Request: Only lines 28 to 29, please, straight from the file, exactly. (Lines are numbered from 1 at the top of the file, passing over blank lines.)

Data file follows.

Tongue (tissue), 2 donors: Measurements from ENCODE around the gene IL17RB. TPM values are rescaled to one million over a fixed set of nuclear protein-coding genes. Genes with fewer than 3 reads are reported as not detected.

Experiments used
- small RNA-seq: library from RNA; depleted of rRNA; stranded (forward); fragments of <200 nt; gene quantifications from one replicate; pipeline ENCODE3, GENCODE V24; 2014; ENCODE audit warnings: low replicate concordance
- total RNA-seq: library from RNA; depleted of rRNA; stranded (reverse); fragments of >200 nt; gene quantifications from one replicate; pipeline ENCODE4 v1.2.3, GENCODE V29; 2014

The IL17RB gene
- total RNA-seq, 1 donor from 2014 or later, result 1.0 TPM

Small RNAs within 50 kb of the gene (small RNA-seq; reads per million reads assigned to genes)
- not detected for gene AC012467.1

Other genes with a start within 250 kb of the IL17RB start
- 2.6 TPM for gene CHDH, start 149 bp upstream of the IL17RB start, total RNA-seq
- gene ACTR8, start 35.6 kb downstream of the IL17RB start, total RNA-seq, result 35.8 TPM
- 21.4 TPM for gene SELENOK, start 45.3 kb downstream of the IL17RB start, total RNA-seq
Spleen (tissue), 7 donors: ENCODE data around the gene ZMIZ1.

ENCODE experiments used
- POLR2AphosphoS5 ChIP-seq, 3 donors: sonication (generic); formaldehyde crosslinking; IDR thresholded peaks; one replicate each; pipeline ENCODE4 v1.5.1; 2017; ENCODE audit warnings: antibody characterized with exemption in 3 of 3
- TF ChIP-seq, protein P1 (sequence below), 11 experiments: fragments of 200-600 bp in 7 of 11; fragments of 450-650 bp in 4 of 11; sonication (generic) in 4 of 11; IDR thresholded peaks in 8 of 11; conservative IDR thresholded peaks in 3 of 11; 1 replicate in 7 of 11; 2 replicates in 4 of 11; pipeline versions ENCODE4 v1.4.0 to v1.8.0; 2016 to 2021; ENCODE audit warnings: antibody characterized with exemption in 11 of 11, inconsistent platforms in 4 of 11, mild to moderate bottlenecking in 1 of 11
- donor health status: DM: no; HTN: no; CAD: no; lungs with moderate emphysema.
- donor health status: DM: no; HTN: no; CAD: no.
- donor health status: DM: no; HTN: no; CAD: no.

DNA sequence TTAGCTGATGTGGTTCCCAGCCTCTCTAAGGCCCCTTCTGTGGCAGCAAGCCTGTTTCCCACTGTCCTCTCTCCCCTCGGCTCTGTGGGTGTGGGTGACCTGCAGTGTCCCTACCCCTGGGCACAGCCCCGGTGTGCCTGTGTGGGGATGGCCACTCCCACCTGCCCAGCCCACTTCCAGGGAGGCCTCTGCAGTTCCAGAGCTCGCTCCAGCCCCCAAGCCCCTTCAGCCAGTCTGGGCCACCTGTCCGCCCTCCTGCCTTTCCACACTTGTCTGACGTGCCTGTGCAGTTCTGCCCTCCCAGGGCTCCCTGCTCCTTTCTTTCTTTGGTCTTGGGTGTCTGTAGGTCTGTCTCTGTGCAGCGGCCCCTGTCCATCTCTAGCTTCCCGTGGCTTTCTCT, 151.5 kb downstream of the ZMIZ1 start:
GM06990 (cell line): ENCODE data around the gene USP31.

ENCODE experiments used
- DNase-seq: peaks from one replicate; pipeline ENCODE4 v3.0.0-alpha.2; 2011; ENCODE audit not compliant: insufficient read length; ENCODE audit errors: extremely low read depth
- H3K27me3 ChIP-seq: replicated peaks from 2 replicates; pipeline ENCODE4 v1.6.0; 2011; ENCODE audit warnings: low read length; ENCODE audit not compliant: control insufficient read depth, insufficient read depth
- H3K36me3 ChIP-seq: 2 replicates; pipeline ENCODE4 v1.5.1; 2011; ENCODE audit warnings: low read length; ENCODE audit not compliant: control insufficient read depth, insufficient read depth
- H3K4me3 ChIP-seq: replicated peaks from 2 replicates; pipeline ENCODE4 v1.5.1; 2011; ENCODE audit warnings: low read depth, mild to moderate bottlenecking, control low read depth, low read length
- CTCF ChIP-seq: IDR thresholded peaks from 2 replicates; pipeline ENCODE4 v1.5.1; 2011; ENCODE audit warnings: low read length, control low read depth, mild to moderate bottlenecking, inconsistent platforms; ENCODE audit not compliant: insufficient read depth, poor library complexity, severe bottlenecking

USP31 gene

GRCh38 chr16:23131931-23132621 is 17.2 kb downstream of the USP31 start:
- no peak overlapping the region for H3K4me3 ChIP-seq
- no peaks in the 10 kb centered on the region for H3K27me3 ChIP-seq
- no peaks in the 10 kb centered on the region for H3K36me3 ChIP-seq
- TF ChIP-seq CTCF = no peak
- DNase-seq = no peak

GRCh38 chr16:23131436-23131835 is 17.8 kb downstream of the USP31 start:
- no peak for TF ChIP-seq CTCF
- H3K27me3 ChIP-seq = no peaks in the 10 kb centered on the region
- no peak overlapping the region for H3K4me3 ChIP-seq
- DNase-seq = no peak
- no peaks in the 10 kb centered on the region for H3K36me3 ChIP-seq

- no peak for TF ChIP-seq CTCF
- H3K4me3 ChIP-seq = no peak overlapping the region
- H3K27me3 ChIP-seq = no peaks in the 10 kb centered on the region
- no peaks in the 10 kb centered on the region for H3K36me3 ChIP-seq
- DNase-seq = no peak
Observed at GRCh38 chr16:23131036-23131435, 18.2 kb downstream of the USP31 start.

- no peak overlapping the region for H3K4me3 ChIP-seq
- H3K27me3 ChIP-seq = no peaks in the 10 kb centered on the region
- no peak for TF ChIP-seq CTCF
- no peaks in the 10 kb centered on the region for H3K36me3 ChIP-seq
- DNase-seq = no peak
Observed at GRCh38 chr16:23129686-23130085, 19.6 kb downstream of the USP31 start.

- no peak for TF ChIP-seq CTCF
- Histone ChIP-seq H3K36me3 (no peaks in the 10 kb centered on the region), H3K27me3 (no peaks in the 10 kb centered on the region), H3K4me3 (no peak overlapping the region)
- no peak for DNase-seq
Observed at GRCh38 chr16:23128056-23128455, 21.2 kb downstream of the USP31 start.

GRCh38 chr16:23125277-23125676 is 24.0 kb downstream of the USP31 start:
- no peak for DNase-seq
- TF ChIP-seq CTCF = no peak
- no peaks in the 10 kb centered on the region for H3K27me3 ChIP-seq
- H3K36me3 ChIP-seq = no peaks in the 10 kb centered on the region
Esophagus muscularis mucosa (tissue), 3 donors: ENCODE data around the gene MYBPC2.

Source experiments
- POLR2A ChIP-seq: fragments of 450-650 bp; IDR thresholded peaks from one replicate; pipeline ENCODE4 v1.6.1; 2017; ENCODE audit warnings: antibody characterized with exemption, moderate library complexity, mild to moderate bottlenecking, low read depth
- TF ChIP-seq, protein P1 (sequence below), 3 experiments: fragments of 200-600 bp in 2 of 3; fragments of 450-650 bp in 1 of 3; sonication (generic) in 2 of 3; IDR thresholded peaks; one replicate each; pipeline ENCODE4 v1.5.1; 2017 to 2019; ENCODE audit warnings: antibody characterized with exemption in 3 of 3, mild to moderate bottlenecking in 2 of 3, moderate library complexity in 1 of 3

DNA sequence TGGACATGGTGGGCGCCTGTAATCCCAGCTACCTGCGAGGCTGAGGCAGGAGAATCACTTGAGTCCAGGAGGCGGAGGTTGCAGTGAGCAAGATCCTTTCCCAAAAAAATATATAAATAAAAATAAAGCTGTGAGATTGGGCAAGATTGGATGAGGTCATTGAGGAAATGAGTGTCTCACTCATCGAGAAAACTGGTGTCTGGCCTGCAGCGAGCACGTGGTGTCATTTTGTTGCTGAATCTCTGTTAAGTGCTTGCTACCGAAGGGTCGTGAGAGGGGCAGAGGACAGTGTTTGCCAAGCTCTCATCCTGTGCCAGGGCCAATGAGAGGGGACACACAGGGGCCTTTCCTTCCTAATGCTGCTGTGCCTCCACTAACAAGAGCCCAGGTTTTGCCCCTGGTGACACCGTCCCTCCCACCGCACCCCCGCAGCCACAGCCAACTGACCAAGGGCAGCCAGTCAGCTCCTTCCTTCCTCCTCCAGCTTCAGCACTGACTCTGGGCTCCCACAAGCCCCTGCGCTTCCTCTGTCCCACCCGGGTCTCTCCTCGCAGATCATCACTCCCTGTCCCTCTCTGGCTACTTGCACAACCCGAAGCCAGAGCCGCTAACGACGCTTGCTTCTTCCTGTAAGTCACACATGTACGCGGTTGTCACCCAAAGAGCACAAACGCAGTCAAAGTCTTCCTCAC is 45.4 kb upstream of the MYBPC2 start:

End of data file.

USP31 gene

GRCh38 chr16:23131931-23132621 is 17.2 kb downstream of the USP31 start: